Father God, help us to make time to rest and vacation as a family.

[i] http://www.today.com/health/americans-are-taking-less-vacation-time-ever-its-hurting-their-t32371?cid=eml_tes_20150716

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You shall not commit adultery. Exodus 20:14 (NKJV)

 

Sometimes bad information becomes so commonly believed that people accept it as fact.  For instance, one common statistic we hear thrown out there is that 50 percent of relationships involve infidelity.  However, that statistic is not based upon any scientific research.  So, how common is cheating, really?  The short answer is, “Not nearly as common as you would be led to believe.”

According to researchers Blow & Hartnett, [i], over the course of married, heterosexual relationships in the United States, extra marital sex occurs in less than 25% of committed relationships, and more men than women appear to be engaging in infidelity.

Whisman & Snyder[ii] also found support that the likelihood of infidelity decreases the more religious you are, as you age, or if you’re better educated. They also found that the risk for cheating was greater for women who were remarried (compared to those who were on their first marriage), or for either gender with the greater number of sexual partners you have.

In addition, according to John M. Grohol, PsyD, [iii] both the clinical and self-help literature reference general types of infidelity, including one-night stands, emotional connections, long-term relationships, and philandering. But most of the empirical literature does not delineate these types of infidelity, nor does it offer ideas on how prevalent different types of infidelity are or in what kinds of relationships they exist.  In addition, within each general category there are different types. For example, emotional infidelity could consist of an internet relationship, a work relationship, or a long-distance phone relationship. Sexual infidelity could consist of visits with sex workers, same-sex encounters, and different types of sexual activities. Cheating is something to be aware of in any relationship. However, in most relationships, it is not something to be overly concerned about unless you have one of the above risk factors. Even then, the rate is half as what many would have us believe, and that’s some good news for a change.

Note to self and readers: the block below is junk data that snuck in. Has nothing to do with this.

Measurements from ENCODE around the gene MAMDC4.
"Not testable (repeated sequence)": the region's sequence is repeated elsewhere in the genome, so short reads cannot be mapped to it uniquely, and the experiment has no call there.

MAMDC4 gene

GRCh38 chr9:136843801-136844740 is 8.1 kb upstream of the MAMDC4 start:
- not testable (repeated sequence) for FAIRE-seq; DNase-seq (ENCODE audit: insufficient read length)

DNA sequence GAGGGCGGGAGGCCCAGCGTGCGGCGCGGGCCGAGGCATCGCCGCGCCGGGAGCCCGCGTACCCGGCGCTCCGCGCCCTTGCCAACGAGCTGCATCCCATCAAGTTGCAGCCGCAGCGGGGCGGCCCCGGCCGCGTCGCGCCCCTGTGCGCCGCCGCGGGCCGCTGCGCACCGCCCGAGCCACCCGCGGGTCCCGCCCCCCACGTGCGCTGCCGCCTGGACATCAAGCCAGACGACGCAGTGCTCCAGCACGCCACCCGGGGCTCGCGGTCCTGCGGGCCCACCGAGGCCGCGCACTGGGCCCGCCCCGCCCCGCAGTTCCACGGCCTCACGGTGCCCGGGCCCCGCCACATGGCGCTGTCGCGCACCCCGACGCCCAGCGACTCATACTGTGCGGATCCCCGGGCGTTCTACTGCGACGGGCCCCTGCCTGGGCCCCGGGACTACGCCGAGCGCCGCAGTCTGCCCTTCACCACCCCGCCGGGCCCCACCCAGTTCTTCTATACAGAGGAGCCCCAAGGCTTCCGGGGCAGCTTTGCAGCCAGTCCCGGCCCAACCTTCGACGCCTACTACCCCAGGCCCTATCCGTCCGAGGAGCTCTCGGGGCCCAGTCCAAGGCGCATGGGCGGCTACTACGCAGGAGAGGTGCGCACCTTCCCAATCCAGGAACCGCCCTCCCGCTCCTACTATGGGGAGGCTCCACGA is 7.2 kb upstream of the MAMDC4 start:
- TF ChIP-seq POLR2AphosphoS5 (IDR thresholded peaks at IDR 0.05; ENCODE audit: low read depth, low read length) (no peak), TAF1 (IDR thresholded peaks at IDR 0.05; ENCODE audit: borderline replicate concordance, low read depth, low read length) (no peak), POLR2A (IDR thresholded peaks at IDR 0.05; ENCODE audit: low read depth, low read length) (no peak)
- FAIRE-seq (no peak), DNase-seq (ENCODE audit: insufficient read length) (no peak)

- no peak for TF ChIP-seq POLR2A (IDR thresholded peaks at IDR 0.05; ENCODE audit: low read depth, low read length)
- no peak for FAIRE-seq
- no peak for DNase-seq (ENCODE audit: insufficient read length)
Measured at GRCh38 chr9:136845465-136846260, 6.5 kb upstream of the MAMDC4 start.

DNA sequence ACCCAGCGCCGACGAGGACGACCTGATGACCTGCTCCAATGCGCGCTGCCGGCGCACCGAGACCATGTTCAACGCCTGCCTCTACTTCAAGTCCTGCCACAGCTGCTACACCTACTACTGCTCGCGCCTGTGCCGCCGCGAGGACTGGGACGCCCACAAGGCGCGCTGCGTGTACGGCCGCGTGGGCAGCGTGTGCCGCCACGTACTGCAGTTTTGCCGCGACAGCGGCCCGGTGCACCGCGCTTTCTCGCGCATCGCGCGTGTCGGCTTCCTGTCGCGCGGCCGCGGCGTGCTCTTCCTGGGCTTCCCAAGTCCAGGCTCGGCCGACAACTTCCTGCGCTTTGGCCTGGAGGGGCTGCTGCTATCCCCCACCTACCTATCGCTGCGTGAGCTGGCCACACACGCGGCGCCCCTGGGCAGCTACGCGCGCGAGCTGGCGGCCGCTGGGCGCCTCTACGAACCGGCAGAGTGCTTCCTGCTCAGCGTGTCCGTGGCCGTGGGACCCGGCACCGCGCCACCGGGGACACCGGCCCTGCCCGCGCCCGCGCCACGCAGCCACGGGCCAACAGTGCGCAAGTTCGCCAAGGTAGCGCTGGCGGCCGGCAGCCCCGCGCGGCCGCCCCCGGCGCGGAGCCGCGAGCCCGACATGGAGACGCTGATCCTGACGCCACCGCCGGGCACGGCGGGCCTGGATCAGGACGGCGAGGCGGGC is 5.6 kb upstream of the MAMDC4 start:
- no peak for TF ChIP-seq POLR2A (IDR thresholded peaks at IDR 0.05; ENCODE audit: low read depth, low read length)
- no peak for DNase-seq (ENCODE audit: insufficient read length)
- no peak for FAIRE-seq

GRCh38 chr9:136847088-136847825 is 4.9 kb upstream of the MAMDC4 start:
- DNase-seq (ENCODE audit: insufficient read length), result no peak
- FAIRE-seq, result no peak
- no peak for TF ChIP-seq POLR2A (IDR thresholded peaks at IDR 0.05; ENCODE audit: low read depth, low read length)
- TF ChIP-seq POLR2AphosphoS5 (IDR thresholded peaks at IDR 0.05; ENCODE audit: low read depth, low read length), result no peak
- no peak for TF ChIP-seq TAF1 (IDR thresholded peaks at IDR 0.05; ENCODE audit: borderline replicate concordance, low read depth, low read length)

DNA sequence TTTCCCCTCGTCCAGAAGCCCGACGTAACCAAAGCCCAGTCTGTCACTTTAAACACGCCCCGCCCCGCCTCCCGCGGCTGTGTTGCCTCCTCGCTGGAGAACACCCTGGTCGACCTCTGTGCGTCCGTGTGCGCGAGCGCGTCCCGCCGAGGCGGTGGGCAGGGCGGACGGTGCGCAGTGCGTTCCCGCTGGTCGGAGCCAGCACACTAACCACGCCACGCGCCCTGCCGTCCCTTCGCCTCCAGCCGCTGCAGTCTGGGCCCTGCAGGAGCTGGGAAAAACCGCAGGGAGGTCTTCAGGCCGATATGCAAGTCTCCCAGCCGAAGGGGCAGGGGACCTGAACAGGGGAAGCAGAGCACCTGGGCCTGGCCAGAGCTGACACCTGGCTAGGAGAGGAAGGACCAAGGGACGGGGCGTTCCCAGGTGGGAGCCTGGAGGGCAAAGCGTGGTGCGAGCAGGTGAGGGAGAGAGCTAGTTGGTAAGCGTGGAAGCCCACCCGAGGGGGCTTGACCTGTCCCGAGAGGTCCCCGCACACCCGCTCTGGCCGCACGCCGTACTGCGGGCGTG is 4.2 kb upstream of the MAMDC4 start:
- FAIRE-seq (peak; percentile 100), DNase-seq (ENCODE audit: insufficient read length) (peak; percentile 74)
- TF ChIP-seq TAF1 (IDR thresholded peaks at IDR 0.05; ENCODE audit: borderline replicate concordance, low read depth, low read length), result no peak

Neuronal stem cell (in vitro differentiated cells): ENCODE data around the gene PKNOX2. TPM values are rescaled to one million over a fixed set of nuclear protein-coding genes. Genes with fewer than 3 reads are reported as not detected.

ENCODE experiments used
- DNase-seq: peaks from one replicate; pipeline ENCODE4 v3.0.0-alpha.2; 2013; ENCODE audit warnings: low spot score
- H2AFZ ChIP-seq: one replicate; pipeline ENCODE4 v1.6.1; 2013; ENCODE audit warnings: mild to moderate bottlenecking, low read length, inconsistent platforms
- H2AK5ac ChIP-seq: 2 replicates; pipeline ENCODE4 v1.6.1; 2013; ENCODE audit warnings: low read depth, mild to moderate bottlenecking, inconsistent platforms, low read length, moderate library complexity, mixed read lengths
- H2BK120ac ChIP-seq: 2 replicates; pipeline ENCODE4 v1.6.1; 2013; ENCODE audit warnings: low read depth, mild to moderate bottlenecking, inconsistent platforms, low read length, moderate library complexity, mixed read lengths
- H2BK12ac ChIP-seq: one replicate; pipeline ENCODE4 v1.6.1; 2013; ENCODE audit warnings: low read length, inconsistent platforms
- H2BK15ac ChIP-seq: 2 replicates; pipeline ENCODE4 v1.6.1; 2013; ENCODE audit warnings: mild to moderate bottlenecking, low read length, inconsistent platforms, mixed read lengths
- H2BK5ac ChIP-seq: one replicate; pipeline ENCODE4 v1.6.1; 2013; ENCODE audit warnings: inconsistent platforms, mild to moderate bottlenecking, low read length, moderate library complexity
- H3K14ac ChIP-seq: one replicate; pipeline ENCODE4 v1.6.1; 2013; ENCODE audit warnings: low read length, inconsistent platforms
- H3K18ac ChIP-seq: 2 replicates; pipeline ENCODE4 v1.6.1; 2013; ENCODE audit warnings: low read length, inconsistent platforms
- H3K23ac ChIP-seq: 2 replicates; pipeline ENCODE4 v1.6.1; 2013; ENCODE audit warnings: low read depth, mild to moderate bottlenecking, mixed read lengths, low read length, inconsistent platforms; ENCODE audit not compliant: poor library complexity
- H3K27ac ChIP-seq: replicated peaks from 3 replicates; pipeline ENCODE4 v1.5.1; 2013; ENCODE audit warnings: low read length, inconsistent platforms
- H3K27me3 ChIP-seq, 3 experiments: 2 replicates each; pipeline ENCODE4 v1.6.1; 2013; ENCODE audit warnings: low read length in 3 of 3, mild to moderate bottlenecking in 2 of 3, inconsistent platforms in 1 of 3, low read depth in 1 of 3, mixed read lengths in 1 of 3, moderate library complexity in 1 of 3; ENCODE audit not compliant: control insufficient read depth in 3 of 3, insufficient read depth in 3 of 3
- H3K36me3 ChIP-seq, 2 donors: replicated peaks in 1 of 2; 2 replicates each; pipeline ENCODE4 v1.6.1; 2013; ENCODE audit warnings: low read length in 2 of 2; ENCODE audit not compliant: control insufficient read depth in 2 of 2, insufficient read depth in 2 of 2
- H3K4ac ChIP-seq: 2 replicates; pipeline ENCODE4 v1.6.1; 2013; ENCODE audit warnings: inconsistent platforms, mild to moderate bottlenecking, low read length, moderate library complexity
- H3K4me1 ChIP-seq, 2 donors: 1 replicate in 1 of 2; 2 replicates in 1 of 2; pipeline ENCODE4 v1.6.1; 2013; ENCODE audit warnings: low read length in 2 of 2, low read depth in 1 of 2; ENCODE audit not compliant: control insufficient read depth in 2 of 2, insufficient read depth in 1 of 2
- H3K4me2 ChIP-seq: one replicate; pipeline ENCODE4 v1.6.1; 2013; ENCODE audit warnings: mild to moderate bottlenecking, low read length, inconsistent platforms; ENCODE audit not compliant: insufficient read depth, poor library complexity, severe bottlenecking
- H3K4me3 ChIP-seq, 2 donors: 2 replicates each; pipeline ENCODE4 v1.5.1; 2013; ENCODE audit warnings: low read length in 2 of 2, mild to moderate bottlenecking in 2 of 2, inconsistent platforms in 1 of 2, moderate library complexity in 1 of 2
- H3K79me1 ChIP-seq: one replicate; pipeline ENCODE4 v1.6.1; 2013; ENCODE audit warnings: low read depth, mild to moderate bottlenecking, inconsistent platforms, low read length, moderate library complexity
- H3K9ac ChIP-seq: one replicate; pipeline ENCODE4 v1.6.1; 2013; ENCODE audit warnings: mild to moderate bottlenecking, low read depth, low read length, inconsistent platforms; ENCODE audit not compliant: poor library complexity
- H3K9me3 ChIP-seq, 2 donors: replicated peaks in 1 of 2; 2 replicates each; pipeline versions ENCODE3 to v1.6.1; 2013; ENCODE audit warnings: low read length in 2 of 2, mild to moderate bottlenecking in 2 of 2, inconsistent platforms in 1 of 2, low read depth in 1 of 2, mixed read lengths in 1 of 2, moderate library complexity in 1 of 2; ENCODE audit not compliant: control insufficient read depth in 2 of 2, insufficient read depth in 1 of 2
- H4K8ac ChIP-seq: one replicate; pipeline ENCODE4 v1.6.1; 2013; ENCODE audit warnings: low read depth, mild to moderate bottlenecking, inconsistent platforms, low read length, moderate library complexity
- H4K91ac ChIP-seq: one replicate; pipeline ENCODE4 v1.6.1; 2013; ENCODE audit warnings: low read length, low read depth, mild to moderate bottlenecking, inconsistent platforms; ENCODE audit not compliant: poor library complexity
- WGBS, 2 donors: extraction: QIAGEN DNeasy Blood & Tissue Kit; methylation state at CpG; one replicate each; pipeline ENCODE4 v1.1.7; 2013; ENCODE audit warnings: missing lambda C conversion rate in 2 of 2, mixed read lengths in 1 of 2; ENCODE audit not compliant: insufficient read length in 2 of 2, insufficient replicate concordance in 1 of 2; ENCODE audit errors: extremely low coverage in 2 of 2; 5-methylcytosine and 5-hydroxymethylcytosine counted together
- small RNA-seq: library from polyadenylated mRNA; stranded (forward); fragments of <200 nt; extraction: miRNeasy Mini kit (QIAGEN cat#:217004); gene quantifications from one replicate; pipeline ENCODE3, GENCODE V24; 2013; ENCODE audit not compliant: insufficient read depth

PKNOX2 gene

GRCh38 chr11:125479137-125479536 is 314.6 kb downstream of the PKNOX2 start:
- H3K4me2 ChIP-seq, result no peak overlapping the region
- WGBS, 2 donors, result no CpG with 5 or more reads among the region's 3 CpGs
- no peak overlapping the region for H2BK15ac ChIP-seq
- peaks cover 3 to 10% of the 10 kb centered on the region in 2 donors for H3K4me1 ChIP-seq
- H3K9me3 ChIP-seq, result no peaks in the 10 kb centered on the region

Father God, may our hearts be captive to you that we may not sin against you or against our spouse.

[i] Blow, A.J. & Hartnett, K. (2005). Infidelity in Committed Relationships II: A Substantive Review. Journal of Marital and Family Therapy, 31, 217-233.

[ii] Whisman, M.A. & Snyder, D.K. (2007). Sexual infidelity in a national survey of American women: Differences in prevalence and correlates as a function of method of assessment. Journal of Family Psychology, 21, 147-154.

[iii] http://psychcentral.com/blog/archives/2013/03/22/how-common-is-cheating-infidelity-really/